“Now it’s almost more of a medical charity, if anything. It’s us being able to provide support in ways that— guys would rather play three hours of ‘Call of Duty’ than sit on a couch talking about their feelings for an hour,” he said.
Machuga says informal support networks of veterans have sprung up around the country in the form of online gaming groups. Some soldiers say spending time with gaming buddies is therapeutic for them.
Todd Gerritzen runs one of these groups — U.S. Marine Corps Gamers. He was in the Marines from 1986 to 1992 and served overseas in Japan and the Middle East. And when he returned to civilian life, he had lots of trouble adapting.
“I was actually planning my own suicide, but I was trying to figure out how to do it so that my wife and kids would get the insurance money,” he said. “It’s not one of my proudest moments, but it leads into one of the things that I’m most proud of.”
First-person shooters (games in which you see from the perspective of your character; the hand and the gun your character is holding) like “Call of Duty” and “Battlefield” are popular among active-duty soldiers and among veterans.
But some veterans — like Alan Davidson ,who served in the Army for seven years and was deployed to Iraq — say the graphic images in those games are hard to handle..
“I do not play ‘Call of Duty,’ I do not play ‘Battlefield 4,’ and I do not play ‘Battlefield 3,’ because of the realism. I have spent the past 10 years trying to forget my time in the desert,” he said. “I have good days and bad days. And on my bad days, I simply will not pick up a shooter.”
Davidson has the game “Battlefield 1,” but says, “I won’t even touch it.”
“I’ve been in a number of ambushes and mortar attacks, and it kind of reminds of those situations where you don’t know where it’s coming from, where you don’t know what’s going on until it’s almost too late,” he said.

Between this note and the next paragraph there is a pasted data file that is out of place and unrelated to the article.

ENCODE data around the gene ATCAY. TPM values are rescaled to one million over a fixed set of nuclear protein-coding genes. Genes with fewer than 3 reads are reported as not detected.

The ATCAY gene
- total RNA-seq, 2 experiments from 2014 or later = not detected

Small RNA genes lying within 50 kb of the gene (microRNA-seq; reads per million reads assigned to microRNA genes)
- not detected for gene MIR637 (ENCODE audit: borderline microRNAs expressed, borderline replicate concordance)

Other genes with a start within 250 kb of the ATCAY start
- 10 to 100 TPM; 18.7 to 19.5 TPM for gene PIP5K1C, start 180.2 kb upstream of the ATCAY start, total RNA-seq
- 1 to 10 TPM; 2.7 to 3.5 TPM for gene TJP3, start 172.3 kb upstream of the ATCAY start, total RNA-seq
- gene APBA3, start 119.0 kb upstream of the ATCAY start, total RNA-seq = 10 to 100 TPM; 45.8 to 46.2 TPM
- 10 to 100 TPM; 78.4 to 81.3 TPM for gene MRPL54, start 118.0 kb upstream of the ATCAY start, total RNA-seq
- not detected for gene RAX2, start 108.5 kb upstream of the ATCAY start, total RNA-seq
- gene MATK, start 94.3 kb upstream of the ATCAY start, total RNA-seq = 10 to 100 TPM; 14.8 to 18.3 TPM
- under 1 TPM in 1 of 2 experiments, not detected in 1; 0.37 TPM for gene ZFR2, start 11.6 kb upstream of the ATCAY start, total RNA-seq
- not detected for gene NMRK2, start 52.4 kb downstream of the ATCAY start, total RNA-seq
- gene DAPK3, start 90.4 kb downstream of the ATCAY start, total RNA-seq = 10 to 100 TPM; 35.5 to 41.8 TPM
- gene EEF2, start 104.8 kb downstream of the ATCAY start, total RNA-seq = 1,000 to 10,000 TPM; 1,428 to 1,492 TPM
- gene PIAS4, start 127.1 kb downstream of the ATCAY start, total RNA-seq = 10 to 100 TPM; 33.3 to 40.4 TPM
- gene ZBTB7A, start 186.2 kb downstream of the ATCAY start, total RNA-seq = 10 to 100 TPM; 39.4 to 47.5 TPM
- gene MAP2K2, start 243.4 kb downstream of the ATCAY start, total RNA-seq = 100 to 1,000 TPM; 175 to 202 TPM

Davidson was diagnosed with PTSD and traumatic brain injury. He still plays video games, but mostly avoids realistic shooters. He’s part of a group called Militarygamers.com. It’s a community of gamers who used to serve or are still serving in the military.
“I went through some pretty dark times, especially after my dad died, and that community is why I’m still alive, there’s no doubt about it,” he said.
Davidson says he considered killing himself, but being able to talk to other veterans who also play video games helped, because he knows they get it.
Todd Gerritzen, who runs U.S. Marine Corps Gamers, says the common language of video games helps veterans talk to each other about their big problems without having to address those problems directly at first.
“There are nights when I sit down and I log into my teamspeak, put my headphones on, and I never even play a video game, I just sit here and talk crap to my buddies and listen to them talk crap to me,” Gerritzen said.
He says members of his group have taken in fellow members who were thrown out of their homes after a divorce, and who have flown across the country to go to each other’s weddings.
“Yes, we’re doing suicide prevention. Yes, we’re doing VA outreach. Yes, we’re doing transition assistance. But we have always found it more conducive to the way we do business to not mention any of that stuff upfront,” he said. “Focus on: ‘Hey, man. We just want to play video games man.'”